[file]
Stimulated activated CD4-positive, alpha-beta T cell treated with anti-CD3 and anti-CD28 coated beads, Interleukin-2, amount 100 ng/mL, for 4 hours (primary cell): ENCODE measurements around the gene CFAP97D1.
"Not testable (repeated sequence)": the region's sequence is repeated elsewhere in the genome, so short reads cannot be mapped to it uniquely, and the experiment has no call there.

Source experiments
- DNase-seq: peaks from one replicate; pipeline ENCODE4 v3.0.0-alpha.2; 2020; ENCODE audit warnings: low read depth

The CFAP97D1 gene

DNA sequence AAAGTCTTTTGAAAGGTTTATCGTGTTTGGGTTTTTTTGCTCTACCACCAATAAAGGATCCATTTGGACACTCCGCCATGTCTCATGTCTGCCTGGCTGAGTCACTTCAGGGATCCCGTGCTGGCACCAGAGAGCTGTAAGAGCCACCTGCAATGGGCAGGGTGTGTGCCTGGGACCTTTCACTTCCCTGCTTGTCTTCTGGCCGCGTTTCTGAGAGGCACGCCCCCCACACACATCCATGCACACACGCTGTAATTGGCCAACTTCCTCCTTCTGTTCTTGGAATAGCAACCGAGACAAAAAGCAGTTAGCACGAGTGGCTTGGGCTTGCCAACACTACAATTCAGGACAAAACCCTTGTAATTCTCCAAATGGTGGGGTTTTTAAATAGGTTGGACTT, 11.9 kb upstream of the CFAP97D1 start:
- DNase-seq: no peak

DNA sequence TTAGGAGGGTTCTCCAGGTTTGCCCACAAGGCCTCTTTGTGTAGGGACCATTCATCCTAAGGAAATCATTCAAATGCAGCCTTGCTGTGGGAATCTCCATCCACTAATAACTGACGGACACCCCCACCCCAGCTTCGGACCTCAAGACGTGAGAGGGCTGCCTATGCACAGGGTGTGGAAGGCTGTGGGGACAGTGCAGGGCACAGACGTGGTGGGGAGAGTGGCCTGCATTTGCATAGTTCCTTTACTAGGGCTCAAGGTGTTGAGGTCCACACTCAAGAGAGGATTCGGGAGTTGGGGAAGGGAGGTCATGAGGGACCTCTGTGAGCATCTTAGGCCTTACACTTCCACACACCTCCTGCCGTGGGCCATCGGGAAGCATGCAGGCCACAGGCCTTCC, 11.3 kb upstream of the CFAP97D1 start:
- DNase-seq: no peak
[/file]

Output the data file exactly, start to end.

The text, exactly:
Stimulated activated CD4-positive, alpha-beta T cell treated with anti-CD3 and anti-CD28 coated beads, Interleukin-2, amount 100 ng/mL, for 4 hours (primary cell): ENCODE measurements around the gene CFAP97D1.
"Not testable (repeated sequence)": the region's sequence is repeated elsewhere in the genome, so short reads cannot be mapped to it uniquely, and the experiment has no call there.

Source experiments
- DNase-seq: peaks from one replicate; pipeline ENCODE4 v3.0.0-alpha.2; 2020; ENCODE audit warnings: low read depth

The CFAP97D1 gene

DNA sequence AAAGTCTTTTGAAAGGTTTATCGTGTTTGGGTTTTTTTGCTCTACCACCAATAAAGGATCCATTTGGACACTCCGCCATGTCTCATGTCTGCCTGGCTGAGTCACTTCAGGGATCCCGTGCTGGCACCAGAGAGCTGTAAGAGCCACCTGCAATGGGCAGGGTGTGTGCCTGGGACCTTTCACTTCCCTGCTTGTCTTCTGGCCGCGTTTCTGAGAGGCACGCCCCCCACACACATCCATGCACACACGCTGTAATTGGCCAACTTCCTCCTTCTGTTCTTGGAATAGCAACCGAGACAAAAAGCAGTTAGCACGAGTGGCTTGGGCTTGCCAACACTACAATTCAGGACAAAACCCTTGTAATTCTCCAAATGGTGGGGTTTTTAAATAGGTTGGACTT, 11.9 kb upstream of the CFAP97D1 start:
- DNase-seq: no peak

DNA sequence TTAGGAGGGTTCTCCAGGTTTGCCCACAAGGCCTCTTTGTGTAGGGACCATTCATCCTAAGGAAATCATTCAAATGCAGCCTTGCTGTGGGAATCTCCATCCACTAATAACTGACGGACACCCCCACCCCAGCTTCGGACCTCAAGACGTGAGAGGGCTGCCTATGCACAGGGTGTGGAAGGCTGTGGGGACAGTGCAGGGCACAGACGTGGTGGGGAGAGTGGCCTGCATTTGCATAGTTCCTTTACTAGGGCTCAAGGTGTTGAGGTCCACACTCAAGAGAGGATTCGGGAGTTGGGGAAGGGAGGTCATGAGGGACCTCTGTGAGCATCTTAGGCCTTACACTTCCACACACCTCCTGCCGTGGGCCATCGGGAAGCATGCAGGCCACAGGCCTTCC, 11.3 kb upstream of the CFAP97D1 start:
- DNase-seq: no peak